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The Mouse’S Nudge
Time for fairness in broadband policy.


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Comcast recently failed in its bid for Disney but succeeded in raising the issue of media concentration. Critics worry that free speech and diversity of entertainment are at risk if content providers and distributors become one. The way to avoid any such problems when other similar would-be mergers appear is to unleash powerful competition from broadband competitors.

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Cable providers like Comcast can deliver television, Internet, and even voiceover-Internet telephone services, but they are not the only ones with this capability. Satellite providers offer competition and so do Digital Subscriber Lines (DSL) from the phone companies. The problem, however, is that these competing technologies are not treated equally by regulators.

While cable is subject to practically no regulations on broadband deployment, phone companies are strangled with red tape at both the federal and state levels, scaring away investors who run from the uncertainty of the patch-worked regulatory regime.

No wonder, then, that cable is beating DSL in broadband deployment by a two-to-one ratio. But it’s not only the phone companies that are losing out–it’s also America’s economy and competitive position in the world. Companies that supply telecommunications providers such as Cisco, Intel, Motorola, and others can’t hire workers and maintain a competitive edge if they don’t have demand for their products.

The gravity of the country’s disjointed broadband policy was the focus of a number of letters written to the White House over the last few months. At least 36 Members of Congress have written to President Bush regarding what they see as destructive broadband policy coming from the Federal Communications Commission (FCC).

Congressman Jeb Bradley (R-NH) wrote that “the US is sorely lagging behind other industrial nations” on broadband access. He’s right. The US ranks 11th in high-speed Internet use per capita, behind countries like Italy and Canada.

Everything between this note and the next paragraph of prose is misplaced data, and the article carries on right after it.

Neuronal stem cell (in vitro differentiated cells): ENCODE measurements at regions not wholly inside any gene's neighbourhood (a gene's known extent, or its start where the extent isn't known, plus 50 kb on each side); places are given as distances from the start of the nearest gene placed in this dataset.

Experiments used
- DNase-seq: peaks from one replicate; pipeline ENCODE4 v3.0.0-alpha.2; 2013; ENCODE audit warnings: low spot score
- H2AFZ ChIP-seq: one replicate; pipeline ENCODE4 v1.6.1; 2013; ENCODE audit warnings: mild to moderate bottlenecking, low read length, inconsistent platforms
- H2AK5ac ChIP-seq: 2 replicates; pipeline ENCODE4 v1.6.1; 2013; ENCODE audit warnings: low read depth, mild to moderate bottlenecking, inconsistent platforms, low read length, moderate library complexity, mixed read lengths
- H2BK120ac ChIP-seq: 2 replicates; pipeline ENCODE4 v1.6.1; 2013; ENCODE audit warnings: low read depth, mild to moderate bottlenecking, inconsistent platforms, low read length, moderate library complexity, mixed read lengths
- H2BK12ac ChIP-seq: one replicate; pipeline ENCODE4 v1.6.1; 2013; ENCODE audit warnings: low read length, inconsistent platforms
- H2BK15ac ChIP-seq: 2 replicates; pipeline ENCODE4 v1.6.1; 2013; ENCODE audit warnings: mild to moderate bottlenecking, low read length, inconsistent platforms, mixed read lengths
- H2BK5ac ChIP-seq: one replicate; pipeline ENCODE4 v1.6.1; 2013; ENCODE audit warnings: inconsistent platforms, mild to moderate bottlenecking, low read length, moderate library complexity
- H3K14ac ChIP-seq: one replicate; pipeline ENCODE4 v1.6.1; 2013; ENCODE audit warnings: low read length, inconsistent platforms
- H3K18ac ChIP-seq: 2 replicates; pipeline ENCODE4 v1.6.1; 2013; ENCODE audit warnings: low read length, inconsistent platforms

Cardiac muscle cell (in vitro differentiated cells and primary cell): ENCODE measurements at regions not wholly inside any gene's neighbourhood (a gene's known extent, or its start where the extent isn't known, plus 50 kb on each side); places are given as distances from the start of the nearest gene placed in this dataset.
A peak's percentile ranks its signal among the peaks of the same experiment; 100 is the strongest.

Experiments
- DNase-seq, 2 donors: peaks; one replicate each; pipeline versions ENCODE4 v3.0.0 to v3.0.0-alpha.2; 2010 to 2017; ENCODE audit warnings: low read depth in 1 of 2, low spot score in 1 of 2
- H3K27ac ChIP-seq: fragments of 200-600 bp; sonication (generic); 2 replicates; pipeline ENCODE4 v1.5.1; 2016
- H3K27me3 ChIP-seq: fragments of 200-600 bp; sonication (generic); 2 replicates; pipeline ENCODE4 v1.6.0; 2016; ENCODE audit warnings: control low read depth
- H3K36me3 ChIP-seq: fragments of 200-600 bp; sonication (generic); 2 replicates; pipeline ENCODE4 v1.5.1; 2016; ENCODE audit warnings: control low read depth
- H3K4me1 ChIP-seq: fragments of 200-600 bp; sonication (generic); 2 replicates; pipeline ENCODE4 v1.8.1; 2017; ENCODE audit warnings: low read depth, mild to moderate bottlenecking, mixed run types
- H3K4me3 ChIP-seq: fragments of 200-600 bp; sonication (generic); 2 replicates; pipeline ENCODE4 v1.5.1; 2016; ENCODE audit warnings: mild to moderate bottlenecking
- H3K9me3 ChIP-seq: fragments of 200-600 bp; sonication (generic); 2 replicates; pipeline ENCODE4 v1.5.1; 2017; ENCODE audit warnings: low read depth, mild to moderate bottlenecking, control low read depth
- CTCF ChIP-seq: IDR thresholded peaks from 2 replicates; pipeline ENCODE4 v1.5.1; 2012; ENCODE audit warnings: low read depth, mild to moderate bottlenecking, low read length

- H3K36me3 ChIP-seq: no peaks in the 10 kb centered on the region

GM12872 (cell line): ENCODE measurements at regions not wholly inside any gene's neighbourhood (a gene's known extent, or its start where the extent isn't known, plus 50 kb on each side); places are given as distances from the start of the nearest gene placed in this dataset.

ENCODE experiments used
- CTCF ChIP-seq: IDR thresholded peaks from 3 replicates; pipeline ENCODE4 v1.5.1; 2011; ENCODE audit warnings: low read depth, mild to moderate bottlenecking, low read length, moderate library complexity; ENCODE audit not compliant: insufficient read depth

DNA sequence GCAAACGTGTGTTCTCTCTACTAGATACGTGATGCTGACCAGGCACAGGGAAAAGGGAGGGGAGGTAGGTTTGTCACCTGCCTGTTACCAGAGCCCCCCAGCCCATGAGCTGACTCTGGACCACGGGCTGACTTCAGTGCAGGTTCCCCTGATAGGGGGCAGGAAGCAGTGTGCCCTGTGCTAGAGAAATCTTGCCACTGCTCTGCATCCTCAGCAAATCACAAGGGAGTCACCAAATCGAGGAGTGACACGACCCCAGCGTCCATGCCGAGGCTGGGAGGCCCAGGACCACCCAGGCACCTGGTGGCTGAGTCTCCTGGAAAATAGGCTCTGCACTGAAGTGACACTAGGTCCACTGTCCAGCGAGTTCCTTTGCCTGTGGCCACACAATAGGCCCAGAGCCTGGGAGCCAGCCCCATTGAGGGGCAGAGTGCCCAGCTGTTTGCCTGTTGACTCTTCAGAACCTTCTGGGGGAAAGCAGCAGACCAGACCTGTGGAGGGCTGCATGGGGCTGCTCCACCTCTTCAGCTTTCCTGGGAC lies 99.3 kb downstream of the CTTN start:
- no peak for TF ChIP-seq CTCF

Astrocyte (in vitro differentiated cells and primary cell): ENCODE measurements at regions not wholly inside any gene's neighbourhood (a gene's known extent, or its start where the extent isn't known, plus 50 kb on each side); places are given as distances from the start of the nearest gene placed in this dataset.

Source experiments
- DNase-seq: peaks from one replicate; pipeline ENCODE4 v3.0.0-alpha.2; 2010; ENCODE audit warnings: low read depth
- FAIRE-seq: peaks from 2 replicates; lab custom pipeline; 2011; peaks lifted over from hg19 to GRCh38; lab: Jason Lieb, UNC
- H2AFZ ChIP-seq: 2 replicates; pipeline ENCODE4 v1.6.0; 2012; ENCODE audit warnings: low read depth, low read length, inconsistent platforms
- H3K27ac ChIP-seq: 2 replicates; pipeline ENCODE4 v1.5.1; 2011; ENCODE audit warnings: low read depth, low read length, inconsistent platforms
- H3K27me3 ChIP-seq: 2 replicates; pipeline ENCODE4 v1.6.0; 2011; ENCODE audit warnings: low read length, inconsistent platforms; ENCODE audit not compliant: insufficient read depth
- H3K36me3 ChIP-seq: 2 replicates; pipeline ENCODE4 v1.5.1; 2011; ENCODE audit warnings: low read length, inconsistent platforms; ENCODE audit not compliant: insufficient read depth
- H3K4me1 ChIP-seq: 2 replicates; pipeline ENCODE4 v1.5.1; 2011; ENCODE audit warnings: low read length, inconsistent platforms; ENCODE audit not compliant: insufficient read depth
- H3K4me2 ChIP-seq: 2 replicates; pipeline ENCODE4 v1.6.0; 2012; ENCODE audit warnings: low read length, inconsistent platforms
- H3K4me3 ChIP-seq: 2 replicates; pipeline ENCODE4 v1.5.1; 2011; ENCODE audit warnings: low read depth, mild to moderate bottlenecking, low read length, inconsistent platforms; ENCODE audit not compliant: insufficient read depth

House Budget Committee Chairman Jim Nussle (R-Iowa) wrote “old rules for traditional phone service have little relevance to the developing broadband market and need clarification if the entire nation is to enjoy broadband service.” Phone companies have been saying this for awhile now, but it seems federal regulators are slow to see that convergence of technologies means that the phone company (or cable or satellite company) can also be your Internet company and your entertainment company.

Ten other members of Congress told President Bush that “US investors are staying out of telecom because the FCC refuses to set the playing field.” They also said that US regulators are essentially picking “winners and losers, a role that is not for government to take–especially in the fast-changing world of telecommunications and high technology.” Unless the FCC acknowledges that this is a problem, the US will continue to fall by the wayside in this area.

Even Hilary Clinton weighed in, an interesting twist given that the harmful legacy rules hampering broadband were instituted on President Clinton’s watch. The letter she signed pointed out that without important capital investment, the US will “continue to lose data sharing, educational, and numerous other opportunities critical to maintaining our traditional competitive advantage in today’s global, information-driven economy.”

A hands-off regulatory approach has let the cable industry get ahead and create jobs, and the same environment should be permitted for its competitors. A recent study showed that greater broadband deployment would result in 1.2 million new jobs over the next 20 years–a glimmer of hope for those who are worried about the nation’s “jobless recovery.”

With all these reasons for the Bush administration to encourage the FCC to embrace a free-market broadband policy, it’s surprising it hasn’t happened yet. Creating more competition in the broadband space is a winning issue for an administration supportive of smaller government and a stronger economy. Perhaps there have been too many other issues or maybe some long-standing telecommunications politics are blocking the proper path.

Either way, the time has come for President Bush to pay attention to this policy problem that is costing jobs and hampering American competitiveness. The proposed Comcast-Disney merger was one more reminder why his administration needs to act without delay.

Sonia Arrison is director of Technology Studies at the California-based Pacific Research Institute.



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